Also notable in the book, in absentia, is Kim Boggs's father. He appears on scant few pages, and most notably when Mrs. Boggs claims she and Mr. Boggs have been out searching for the missing Megs, we actually find him home on the couch eating potato chips (and making excuses for not having joined the search). Though a strict constructionist viewing of Edward Scissorhands would maintain Kim never saw Edward again, I think dramatically that's hardly likely, and I wonder if Leth is moving toward some exploration of fathers and children here within the theme of family -- Kim doesn't have much relationship with her father just as Mrs. Boggs, possibly, didn't have much relationship with her actual father, Edward.

My concern in reading a seemingly all-ages approach to Edward Scissorhands is that it might lack some of the bite of the original -- Burton being charming but also purposefully ghastly at times. Leth does not shy away from the creepiness, however, nor even necessarily the gore. The story's robotic "demon child," Eli, kidnaps a little boy, and given the fate of the rat, at one point I wondered if in this seemingly-animated story, the bad guy might actually murder a child. It gets pretty intense later on, to be sure, especially when Eli starts ripping at the boy with his claws. In the end, what we find is that Eli has only carved the image of a heart into the boy's chest, though that's a big "only" and could certainly have been played more gruesomely if the creative team had decided to do so. That's a good middle ground, leaving the book's horror up to interpretation essentially, and I appreciated that I didn't feel "talked down to" in reading this book.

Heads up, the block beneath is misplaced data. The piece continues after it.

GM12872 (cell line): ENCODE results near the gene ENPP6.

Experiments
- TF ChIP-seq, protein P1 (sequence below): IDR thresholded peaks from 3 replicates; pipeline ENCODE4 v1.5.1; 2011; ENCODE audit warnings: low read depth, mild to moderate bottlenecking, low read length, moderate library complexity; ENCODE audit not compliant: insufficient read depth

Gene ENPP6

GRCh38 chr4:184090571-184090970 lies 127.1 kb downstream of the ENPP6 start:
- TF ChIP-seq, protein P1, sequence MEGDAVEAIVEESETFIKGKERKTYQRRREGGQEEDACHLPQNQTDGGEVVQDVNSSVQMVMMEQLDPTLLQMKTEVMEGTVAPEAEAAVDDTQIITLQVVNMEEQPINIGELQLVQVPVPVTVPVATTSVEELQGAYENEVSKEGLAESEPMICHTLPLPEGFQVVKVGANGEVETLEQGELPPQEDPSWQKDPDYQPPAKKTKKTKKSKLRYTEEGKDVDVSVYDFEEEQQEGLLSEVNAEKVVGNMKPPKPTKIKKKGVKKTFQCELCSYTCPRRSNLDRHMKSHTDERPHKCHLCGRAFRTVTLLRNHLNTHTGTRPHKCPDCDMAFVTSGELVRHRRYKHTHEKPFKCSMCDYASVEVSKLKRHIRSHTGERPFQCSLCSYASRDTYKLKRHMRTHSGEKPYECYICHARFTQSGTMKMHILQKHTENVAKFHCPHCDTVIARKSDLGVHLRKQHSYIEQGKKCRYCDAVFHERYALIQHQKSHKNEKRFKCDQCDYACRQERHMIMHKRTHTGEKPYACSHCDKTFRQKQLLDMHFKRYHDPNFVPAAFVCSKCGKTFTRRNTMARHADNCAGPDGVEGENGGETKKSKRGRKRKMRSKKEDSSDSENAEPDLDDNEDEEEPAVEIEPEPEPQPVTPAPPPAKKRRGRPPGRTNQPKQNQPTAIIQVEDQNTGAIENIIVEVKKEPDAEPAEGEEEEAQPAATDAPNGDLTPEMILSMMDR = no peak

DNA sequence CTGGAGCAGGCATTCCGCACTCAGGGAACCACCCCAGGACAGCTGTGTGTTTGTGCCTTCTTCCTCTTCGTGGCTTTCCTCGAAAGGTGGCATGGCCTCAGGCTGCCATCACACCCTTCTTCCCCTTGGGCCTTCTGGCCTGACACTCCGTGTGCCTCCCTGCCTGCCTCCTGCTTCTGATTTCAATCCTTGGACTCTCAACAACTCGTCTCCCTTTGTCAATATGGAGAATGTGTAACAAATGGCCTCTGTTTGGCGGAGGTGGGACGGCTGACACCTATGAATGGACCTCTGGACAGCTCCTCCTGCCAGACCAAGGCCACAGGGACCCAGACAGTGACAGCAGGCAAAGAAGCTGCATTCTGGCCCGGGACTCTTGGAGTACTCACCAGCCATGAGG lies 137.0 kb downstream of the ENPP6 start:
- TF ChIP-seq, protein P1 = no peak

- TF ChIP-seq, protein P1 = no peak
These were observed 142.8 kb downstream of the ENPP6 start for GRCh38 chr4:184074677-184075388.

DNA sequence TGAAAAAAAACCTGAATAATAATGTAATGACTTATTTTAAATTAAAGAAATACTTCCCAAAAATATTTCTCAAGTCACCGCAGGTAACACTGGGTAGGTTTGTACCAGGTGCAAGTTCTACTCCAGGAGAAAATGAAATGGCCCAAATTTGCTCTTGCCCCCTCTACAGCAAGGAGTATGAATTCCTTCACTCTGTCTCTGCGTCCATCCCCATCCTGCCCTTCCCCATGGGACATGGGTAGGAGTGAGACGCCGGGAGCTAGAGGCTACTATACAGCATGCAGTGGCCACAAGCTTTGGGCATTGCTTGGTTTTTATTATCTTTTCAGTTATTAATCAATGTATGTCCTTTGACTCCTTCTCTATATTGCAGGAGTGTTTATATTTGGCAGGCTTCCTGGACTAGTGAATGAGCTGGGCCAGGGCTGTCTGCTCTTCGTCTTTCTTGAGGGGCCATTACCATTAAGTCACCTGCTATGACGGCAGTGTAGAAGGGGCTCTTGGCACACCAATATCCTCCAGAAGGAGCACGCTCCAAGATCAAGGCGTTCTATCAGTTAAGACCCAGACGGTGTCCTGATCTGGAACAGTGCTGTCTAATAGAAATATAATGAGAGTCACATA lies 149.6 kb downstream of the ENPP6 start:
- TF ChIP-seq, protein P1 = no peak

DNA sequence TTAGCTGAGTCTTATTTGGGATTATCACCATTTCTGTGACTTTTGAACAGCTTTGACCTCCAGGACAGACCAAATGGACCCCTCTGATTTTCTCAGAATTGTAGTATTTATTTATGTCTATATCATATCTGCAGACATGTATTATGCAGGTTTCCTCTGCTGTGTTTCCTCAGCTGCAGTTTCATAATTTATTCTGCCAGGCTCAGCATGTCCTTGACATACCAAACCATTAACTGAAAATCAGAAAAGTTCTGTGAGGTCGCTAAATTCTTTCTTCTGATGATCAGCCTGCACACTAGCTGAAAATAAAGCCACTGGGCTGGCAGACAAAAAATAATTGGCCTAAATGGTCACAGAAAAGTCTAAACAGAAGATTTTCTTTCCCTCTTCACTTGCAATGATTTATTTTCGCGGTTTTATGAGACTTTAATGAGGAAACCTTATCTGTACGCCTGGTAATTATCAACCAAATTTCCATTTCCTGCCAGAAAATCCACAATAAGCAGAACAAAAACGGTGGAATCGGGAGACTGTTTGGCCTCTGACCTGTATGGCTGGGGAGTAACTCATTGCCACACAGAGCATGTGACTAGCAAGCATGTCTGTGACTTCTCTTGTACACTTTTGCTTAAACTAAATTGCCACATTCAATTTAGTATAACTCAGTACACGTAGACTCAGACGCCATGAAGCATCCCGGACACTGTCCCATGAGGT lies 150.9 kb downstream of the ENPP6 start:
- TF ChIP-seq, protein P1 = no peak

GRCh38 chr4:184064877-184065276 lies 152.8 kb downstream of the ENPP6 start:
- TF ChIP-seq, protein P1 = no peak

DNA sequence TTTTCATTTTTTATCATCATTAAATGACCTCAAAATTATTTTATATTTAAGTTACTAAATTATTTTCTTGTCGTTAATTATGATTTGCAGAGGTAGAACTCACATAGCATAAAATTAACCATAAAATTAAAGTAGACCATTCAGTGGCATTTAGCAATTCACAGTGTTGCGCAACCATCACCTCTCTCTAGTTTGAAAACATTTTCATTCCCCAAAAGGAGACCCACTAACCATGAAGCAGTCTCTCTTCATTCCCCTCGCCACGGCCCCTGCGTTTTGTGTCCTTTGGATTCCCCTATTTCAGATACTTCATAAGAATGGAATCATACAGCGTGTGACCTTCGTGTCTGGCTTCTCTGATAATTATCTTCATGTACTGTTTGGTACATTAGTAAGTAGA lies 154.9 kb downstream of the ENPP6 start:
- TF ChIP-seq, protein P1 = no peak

Artist Drew Rausch certainly gets some credit in that regard, knowing when to push the "scary" forward and when to pull it back. The art is also delightfully weird; I was struck, for instance, by the salad the little boy eats in the beginning, which for no good reason has animated shrimp sticking out of it. These kinds of details -- a television sitting atop plates on a kitchen table -- are what I'd consider Burton-esque, weird because why be normal, and it helps give the story a Burton vibe despite that the art isn't quite in Nightmare Before Christmas style as I might have expected. A lot of the Edward scenes here are silent, which surely speaks the creative team's strength, though I can't say I was always entirely sure what was going on in every silent panel.

Ultimately what bothered me -- but maybe impressed me a little, too -- is that the end is fairly quiet. As opposed to Edward having to kill Jim in the movie, here Edward is surprised by Eli and then pretty soon after Eli kills himself, simply because of looking at Edward and how Edward makes Eli feel. Edward is present but not the "hero" of the story in a traditionally climactic way; further, even as Parts also involves townspeople run amok, it's more a peaceful protest than torches and pitchforks. That's different, maybe more twenty-first century than the original movie (also that the whole town is under surveillance), and I don't mind that Edward doesn't have to resort to superhero-esque violence. At the same time, again, it more resembles a comic's opening arc than a cinematic sequel to Edward Scissorhands.

For those willing to stick around a while, Edward Scissorhands Vol. 1: Parts Unknown is a good start to a series for general audiences, and something different than "usual" comics fare (though "usual" is more widely defined all the time). It most certainly hits the important Edward Scissorhand notes thematically. Structurally and plot-wise, there's maybe farther to go, but that's all the more reason for the book to continue on successfully.